July 4, 2008
This 1935 drama is set on the home front over the duration of the Civil War, in the home of a family of Southern aristocracy. One by one, the men go off to war.
Charles is the first to go. He’s literally the harbinger of war, riding up on a horse in the middle of the night, rallying recruits. He’s Captain George McGehee of the newly-formed Mississippi Cavalry , a gung-ho Southern gentleman, excitable but with great manners, sort of a fool. He asks for the female lead’s hand in marriage, gets shot down, gathers his troops and rides off to the war, and though the gal reads a battlefield letter from him, we never see him again. We don’t even know if he dies.
Despite having some big talent attached to it, powerhouse producer Adolph Zukor and director King Vidor, the film is rarely shown. I would imagine this is mainly because of its awful portrait of the freed slaves as naughty misbehaving children.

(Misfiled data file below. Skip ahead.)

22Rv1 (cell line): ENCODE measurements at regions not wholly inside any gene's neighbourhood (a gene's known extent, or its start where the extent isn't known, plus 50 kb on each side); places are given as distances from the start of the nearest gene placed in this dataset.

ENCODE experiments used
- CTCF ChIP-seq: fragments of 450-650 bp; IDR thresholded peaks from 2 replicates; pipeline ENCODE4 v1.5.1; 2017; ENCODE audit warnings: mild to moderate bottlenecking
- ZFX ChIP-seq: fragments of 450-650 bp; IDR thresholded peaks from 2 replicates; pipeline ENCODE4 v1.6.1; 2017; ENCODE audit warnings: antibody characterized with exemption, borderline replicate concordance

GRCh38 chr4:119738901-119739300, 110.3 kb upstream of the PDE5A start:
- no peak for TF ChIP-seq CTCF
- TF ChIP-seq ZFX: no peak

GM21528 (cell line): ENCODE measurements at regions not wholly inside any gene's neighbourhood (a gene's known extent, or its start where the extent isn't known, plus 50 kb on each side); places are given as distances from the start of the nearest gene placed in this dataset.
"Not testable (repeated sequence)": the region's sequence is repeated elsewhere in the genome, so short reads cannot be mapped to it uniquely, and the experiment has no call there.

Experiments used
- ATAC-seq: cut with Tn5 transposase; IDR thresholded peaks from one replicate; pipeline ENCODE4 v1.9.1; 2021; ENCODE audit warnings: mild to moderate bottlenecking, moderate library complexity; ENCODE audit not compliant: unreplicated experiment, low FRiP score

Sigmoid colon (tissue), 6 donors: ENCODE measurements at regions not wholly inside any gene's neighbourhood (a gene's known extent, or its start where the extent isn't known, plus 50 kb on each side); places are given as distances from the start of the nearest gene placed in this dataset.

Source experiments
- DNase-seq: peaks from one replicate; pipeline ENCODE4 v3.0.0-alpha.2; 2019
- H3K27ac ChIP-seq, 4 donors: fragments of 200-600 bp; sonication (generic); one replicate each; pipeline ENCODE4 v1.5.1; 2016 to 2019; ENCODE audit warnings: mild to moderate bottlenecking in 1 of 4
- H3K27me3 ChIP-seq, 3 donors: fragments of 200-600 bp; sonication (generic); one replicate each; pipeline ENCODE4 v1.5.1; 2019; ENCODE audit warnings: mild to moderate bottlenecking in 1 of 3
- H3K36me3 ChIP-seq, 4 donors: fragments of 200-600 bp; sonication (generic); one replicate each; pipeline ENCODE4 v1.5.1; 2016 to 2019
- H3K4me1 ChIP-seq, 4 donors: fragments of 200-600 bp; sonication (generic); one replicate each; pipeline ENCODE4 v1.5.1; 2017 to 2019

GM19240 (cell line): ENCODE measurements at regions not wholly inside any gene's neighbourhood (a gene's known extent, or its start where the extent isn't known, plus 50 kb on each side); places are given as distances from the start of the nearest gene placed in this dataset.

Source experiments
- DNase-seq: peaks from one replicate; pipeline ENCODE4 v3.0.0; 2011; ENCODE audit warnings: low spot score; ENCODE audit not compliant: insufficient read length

Hearing Charley’s Southern accent, I realized that Charley isn’t doing any sort of accent in his Durango roles. Just that deliberate “movie voice” of his.
The male lead is played by another future B-Western star, Randolph Scott.